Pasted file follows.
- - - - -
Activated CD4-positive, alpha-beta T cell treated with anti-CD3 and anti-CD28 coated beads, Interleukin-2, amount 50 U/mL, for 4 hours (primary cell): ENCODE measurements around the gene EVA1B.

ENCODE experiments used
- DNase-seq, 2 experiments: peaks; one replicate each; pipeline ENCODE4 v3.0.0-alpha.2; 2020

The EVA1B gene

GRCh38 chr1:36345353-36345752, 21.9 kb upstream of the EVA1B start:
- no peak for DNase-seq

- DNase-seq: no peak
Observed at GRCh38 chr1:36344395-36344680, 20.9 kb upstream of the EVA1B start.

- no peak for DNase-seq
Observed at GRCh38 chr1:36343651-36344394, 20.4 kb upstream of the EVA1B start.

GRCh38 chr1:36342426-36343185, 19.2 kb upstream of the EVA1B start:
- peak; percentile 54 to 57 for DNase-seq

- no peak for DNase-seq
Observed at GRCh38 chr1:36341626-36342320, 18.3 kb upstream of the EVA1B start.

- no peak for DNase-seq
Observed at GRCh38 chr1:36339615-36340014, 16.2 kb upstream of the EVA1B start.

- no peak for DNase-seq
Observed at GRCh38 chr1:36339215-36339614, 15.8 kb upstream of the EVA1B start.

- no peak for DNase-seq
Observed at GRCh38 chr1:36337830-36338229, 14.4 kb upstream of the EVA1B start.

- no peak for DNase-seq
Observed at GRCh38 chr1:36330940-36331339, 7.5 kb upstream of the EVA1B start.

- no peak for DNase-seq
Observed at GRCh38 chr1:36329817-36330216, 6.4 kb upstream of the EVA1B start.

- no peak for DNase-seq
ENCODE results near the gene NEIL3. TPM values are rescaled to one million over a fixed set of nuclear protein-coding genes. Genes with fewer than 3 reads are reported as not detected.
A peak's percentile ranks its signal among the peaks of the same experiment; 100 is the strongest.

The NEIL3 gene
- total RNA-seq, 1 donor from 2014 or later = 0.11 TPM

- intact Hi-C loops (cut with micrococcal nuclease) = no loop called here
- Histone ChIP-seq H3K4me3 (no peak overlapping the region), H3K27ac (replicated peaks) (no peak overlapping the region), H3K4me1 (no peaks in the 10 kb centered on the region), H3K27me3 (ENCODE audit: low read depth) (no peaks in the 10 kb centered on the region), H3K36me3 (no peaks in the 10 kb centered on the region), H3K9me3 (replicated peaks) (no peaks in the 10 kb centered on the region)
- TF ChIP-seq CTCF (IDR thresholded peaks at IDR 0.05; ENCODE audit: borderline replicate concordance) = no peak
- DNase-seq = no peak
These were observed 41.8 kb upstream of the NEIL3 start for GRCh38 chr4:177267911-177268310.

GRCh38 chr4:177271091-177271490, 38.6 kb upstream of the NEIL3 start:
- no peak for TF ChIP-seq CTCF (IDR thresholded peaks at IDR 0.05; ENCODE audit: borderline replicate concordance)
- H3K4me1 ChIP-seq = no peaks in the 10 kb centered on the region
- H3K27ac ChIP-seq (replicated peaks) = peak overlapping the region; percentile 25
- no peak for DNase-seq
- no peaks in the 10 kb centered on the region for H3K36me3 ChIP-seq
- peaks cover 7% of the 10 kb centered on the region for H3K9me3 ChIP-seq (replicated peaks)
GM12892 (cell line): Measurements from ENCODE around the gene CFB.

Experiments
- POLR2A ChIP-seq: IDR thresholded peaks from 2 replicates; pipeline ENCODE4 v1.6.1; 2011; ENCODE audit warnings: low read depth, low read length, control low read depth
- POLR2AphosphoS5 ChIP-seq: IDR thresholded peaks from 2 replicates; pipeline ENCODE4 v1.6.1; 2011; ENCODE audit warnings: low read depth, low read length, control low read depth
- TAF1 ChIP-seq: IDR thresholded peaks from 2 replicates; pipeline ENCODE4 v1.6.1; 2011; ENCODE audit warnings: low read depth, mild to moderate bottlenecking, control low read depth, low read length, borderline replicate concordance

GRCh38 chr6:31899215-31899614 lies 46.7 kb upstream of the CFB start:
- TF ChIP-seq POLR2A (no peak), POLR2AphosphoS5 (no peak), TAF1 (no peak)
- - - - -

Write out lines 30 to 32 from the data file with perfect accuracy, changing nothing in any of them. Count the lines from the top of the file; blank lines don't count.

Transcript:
- intact Hi-C loops (cut with micrococcal nuclease) = no loop called here
- Histone ChIP-seq H3K4me3 (no peak overlapping the region), H3K27ac (replicated peaks) (no peak overlapping the region), H3K4me1 (no peaks in the 10 kb centered on the region), H3K27me3 (ENCODE audit: low read depth) (no peaks in the 10 kb centered on the region), H3K36me3 (no peaks in the 10 kb centered on the region), H3K9me3 (replicated peaks) (no peaks in the 10 kb centered on the region)
- TF ChIP-seq CTCF (IDR thresholded peaks at IDR 0.05; ENCODE audit: borderline replicate concordance) = no peak